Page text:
I ended up skipping last weekend’s SCG Open Series in Indianapolis due to the very rational fear of Mother Nature. Needless to say, some of my fellow Roanokians decided to embark into the (un)known regardless to do battle in the extremely crowded Indianapolis Convention Center. I don’t know where Brian Braun-Duin and Chris VanMeter get their determination, but I would love to get my hands on whatever back-alley prescriptions they’re taking.
Instead of risking death, I sat in my comfortable apartment playing Magic Online. I was dead set on making Michael Jacob’s G/W Aggro deck a force to be reckoned with before Born of the Gods gets a chance to shake things up. I was winning a decent percentage of my games, but I had that uncontrollable itch that needed some scratching. It was time to brew!
I took another stab at Esper Humans. Not wanting to give up on the archetype, I brewed countless variations of the deck until I stumbled on some old Tom Ross tech. About a month ago Tom toyed around with Soul Ransom as a splash in Mono-Black Devotion. This was supposed to be great tech for the mirror match when the games didn’t come down to Pack Rat, and it did a nice job. It just wasn’t strong enough against the field since it can’t help you’re your behind on tempo. An aggressive opponent could simply discard two cards and keep attacking with nothing in the way.
That isn’t really the case if it’s played on the top of an aggressive curve. Not only is it a huge boost to card advantage if you have a board advantage, but it gets busted alongside Cartel Aristocrat. This two-card combo turns Soul Ransom into straight-up Control Magic!
I put together my fist version and took it all the way to the Top 8 of a Premier Event.
- 4 Lyev Skyknight
- 3 Obzedat, Ghost Council
- 2 Vizkopa Guildmage
- 4 Cartel Aristocrat
- 4 Xathrid Necromancer
- 4 Soldier of the Pantheon
This list isn’t that far off from the original version. I just replaced Desecration Demon with Soul Ransom and played out the tournament. I thought Ashiok, Nightmare Weaver might be decent in the board, but boy was I wrong! No matter how much I try to make Ashiok work, the card just isn’t good (we’ll get to that decklist a little bit later for a good laugh).
The first thing I found wrong with this list is cards like Whip of Erebos and Vizkopa Guildmage. I thought this combo would be strong enough for grindy games, but that just isn’t how this metagame plays out. Half the decks are devotion based, making it extremely difficult to find time to play cards that don’t disrupt the opponent’s devotion. Whip of Erebos just isn’t a strong enough spell to cast when you are behind and allows the opponent some time to catch up when they’re behind. Lifelink only helps out in combat races, which doesn’t happen very often in the metagame.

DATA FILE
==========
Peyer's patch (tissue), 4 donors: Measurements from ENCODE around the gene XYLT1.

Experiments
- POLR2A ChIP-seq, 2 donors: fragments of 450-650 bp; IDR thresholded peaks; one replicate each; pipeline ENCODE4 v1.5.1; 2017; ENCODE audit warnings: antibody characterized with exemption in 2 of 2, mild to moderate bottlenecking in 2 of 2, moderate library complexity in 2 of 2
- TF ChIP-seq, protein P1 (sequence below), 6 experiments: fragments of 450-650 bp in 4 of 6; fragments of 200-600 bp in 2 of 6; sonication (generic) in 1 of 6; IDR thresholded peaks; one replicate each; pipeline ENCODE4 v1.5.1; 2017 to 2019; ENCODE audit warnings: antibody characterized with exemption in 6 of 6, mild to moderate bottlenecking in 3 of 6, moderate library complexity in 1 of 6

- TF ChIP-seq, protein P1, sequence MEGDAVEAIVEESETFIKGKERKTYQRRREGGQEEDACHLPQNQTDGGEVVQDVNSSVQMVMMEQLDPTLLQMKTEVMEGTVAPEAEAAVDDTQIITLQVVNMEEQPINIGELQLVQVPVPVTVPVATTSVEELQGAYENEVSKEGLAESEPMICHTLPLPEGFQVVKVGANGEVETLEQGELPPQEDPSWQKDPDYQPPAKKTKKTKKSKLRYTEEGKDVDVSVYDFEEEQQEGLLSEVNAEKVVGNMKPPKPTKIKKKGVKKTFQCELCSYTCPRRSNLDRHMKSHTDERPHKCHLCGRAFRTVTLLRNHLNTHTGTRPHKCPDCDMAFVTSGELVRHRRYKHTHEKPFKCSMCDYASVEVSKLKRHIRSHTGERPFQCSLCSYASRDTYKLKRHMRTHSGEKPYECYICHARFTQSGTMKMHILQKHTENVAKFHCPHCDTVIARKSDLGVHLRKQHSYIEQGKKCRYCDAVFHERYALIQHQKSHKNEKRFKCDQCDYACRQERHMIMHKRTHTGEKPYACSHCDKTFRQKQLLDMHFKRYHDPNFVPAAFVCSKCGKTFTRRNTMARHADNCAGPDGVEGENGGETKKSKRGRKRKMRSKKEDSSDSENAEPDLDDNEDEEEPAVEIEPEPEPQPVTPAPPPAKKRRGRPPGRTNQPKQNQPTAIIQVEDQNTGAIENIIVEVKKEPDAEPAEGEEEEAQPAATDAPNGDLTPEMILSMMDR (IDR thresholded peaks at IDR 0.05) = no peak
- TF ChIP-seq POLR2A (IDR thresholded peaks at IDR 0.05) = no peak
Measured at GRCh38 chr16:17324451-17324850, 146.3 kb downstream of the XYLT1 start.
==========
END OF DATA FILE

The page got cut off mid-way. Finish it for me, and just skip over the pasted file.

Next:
The other major problem with the deck was how bad it was against Mono-Blue Devotion. I don’t know if this is common with the original version, but my two losses—one in the Swiss and one in the Top 8—were to Mono-Blue. The games didn’t even seem remotely close.
It was time to give the deck a little bit more power. Supreme Verdict can be a powerful card, but oftentimes it wasn’t enough since it wasn’t a surprise anymore. Xathrid Necromancer also has a much bigger target on its head. I decided to cut Supreme Verdict and Whip of Erebos and become more of a straight-up aggressive deck. This is where I’m at currently:
- 4 Lyev Skyknight
- 2 Desecration Demon
- 3 Obzedat, Ghost Council
- 4 Cartel Aristocrat
- 3 Imposing Sovereign
- 4 Xathrid Necromancer
- 4 Soldier of the Pantheon
My plan is to work on this deck for the next week and get it to a place I’m comfortable with to play at the SCG Open Series coming up in Columbus and Baltimore. I really think this deck has potential, but I might need some help from you guys with it since it’s very difficult to play and build. To set this up, I want to explain my thought processes about all of my card choices and then how I play each matchup. This is a great opportunity to actually ask for you guys to assist me in winning another Open to get into the SCG Players’ Championship in the first season. After all, I am in third place right now and have a great chance of getting there. Let’s get to work!